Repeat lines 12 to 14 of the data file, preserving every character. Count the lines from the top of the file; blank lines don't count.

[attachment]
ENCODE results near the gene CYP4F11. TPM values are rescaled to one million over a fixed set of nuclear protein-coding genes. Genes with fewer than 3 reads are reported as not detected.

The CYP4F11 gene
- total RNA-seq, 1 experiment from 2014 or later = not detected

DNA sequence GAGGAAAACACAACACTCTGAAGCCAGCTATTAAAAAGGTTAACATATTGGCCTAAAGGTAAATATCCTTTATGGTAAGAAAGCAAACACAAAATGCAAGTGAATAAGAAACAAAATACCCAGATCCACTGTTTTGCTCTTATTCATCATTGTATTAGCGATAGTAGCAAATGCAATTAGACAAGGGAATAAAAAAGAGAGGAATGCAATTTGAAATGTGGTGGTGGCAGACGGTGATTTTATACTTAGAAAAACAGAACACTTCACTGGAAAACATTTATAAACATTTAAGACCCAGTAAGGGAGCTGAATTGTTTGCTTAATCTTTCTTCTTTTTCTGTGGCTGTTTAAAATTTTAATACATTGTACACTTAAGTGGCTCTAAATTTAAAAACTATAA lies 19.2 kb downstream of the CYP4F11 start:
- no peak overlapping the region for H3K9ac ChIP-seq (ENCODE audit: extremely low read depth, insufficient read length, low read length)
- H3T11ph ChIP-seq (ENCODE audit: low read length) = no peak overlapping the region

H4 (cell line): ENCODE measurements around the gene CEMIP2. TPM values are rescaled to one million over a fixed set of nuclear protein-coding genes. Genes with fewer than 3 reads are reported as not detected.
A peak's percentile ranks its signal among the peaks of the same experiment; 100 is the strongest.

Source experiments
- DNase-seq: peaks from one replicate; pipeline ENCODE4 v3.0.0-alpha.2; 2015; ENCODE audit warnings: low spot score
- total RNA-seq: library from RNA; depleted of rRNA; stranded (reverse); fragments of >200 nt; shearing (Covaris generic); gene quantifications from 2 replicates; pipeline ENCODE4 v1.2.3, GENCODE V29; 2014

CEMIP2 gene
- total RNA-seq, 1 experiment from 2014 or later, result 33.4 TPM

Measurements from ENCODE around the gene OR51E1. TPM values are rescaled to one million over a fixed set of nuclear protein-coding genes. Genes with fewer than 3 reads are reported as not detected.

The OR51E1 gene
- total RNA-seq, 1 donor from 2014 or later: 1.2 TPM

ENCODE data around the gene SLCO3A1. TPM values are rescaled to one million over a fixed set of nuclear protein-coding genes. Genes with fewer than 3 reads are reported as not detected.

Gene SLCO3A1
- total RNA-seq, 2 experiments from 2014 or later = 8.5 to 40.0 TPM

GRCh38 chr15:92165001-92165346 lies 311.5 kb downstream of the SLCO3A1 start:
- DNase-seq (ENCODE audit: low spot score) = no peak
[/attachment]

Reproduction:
CEMIP2 gene
- total RNA-seq, 1 experiment from 2014 or later, result 33.4 TPM

Measurements from ENCODE around the gene OR51E1. TPM values are rescaled to one million over a fixed set of nuclear protein-coding genes. Genes with fewer than 3 reads are reported as not detected.